Why Fabrinet Shares Plunged

Is Fabrinet's drop meaningful? Or just another movement?

Feb 4, 2014 at 9:09PM

Although we don't believe in timing the market or panicking over market movements, we do like to keep an eye on big changes -- just in case they're material to our investing thesis.

What: Shares of Fabrinet (NYSE:FN) fell more than 10% during Tuesday's intraday trading after the company's released solid fiscal second quarter results, but followed with disappointing forward guidance. 

So what: Quarterly revenue rose 6.7% year over year to $178.6 million, which translated to 15.9% growth in adjusted net income to $16 million, or $0.45 per share. By comparison, analysts were expecting earnings of $0.41 per share on sales of $167.43 million.

For the current quarter, however, Fabrinet expects revenue to be in the range of $162 million to $166 million, with adjusted net income per share of $0.32 to $0.34. Analysts, on average, were modeling earnings of $0.39 per share on sales of $172.92 million.

Now what: During the subsequent earnings conference call, management blamed the guidance weakness largely on sequential declines in their optical business. At the same time, CEO David Mitchell did insist the weakness should prove temporary, and that they should return to sequential growth after the current quarter is finished.

But with shares trading at just 8.2 times last year's earnings, it appears the stock already reflects much of that pessimism. Assuming the current weakness isn't a pervasive long-term problem, then, I think Fabrinet stock could still prove a bargain for patient investors.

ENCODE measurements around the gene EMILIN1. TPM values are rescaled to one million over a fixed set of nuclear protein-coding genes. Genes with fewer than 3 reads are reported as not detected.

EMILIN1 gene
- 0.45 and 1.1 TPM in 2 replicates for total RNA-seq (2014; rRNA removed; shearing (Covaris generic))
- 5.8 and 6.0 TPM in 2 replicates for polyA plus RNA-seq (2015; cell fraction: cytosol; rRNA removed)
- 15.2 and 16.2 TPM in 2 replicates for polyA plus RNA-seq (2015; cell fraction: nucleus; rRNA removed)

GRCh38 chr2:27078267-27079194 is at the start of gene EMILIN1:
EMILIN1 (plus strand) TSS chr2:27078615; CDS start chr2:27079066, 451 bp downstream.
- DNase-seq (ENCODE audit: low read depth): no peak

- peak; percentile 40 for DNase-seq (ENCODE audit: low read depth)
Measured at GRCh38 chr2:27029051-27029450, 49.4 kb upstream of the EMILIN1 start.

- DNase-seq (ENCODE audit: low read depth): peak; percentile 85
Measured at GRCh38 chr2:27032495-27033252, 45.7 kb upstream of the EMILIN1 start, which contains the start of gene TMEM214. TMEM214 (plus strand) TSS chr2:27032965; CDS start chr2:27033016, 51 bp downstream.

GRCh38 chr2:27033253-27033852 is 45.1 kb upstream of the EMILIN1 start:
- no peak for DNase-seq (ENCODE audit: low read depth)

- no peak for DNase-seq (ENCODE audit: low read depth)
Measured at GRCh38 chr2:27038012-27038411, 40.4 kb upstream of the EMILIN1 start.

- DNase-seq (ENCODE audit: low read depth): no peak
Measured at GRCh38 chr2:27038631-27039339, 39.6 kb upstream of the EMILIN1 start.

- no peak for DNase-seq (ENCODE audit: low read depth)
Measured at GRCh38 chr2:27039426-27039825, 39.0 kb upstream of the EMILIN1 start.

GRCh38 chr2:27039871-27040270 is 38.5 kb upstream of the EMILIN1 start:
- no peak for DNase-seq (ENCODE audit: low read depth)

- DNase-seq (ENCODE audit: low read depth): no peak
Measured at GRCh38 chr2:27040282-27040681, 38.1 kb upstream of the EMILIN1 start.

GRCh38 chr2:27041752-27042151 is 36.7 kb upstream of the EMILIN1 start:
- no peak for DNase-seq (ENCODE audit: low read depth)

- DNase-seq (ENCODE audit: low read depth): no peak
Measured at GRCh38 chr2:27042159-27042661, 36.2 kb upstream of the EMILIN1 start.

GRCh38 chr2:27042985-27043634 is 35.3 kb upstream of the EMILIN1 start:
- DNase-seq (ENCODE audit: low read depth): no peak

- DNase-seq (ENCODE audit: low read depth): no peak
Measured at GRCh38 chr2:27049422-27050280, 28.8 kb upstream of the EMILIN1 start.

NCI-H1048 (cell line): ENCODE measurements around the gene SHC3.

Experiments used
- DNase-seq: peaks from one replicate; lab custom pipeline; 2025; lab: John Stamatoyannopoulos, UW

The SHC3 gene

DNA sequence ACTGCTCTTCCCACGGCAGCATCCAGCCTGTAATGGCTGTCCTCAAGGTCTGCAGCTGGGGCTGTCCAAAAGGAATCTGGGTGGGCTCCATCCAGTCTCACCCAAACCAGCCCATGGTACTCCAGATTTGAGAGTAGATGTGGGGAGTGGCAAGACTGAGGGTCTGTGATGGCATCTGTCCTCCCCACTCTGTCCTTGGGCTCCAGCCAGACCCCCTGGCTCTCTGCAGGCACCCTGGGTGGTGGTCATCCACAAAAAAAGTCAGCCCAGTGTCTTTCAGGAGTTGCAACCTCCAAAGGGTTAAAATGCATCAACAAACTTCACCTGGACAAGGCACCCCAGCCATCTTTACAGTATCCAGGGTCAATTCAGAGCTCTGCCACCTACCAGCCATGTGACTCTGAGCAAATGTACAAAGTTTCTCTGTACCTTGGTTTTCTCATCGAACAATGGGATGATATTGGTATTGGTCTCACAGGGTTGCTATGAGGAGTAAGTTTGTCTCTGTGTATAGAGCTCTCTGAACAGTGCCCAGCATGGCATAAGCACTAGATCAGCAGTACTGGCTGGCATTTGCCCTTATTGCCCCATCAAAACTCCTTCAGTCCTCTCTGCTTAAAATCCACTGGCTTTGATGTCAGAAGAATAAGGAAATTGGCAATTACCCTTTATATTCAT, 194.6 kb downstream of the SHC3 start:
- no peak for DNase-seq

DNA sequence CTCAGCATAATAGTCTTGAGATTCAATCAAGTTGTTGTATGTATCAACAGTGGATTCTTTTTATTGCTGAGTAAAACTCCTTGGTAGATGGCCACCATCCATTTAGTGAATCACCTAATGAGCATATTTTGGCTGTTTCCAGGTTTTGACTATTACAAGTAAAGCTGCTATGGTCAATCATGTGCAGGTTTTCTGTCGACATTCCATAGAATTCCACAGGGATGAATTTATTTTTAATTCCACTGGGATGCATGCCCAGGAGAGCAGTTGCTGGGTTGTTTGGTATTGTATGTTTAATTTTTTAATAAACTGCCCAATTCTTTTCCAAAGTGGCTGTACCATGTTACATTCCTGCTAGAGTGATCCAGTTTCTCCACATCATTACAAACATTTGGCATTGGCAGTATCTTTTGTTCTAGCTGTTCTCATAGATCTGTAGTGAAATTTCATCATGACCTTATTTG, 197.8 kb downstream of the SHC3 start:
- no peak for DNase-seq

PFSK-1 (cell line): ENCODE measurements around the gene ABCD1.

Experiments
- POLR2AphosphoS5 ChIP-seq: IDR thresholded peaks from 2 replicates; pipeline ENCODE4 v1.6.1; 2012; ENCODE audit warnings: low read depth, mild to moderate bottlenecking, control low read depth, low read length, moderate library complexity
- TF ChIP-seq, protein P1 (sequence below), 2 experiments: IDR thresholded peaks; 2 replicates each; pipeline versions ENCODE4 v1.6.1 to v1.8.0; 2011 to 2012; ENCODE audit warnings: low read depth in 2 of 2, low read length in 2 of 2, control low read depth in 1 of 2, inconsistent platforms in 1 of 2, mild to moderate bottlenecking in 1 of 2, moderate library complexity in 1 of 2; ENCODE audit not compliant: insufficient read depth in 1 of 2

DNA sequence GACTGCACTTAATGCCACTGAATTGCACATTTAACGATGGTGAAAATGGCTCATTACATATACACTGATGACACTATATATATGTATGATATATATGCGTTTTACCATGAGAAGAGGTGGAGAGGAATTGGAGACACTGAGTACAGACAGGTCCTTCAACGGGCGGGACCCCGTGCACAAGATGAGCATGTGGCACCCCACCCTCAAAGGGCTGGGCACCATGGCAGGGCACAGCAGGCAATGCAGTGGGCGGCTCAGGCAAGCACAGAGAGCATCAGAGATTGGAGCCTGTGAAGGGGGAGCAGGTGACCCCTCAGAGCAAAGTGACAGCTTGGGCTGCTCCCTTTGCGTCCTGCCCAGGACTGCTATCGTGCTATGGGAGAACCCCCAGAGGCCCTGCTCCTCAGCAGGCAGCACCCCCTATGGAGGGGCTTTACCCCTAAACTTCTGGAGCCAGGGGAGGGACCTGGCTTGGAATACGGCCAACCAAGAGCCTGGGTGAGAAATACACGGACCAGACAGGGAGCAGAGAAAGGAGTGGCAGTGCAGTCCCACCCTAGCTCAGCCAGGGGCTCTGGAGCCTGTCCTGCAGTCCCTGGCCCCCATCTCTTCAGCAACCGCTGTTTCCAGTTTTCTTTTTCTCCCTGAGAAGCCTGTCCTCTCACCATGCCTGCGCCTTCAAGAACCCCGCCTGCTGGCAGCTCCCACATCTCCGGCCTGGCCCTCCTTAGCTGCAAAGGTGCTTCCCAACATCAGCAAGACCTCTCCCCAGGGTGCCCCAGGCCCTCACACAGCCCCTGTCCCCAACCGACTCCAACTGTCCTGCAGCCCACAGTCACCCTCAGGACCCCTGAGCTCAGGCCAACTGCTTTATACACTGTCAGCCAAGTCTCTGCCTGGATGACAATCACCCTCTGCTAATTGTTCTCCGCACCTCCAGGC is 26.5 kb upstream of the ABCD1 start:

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A Financial Plan on an Index Card

Keeping it simple.

Aug 7, 2015 at 11:26AM

Two years ago, University of Chicago professor Harold Pollack wrote his entire financial plan on an index card.

It blew up. People loved the idea. Financial advice is often intentionally complicated. Obscurity lets advisors charge higher fees. But the most important parts are painfully simple. Here's how Pollack put it:

The card came out of chat I had regarding what I view as the financial industry's basic dilemma: The best investment advice fits on an index card. A commenter asked for the actual index card. Although I was originally speaking in metaphor, I grabbed a pen and one of my daughter's note cards, scribbled this out in maybe three minutes, snapped a picture with my iPhone, and the rest was history.

More advisors and investors caught onto the idea and started writing their own financial plans on a single index card.

I love the exercise, because it makes you think about what's important and forces you to be succinct.

So, here's my index-card financial plan:


Everything else is details. 

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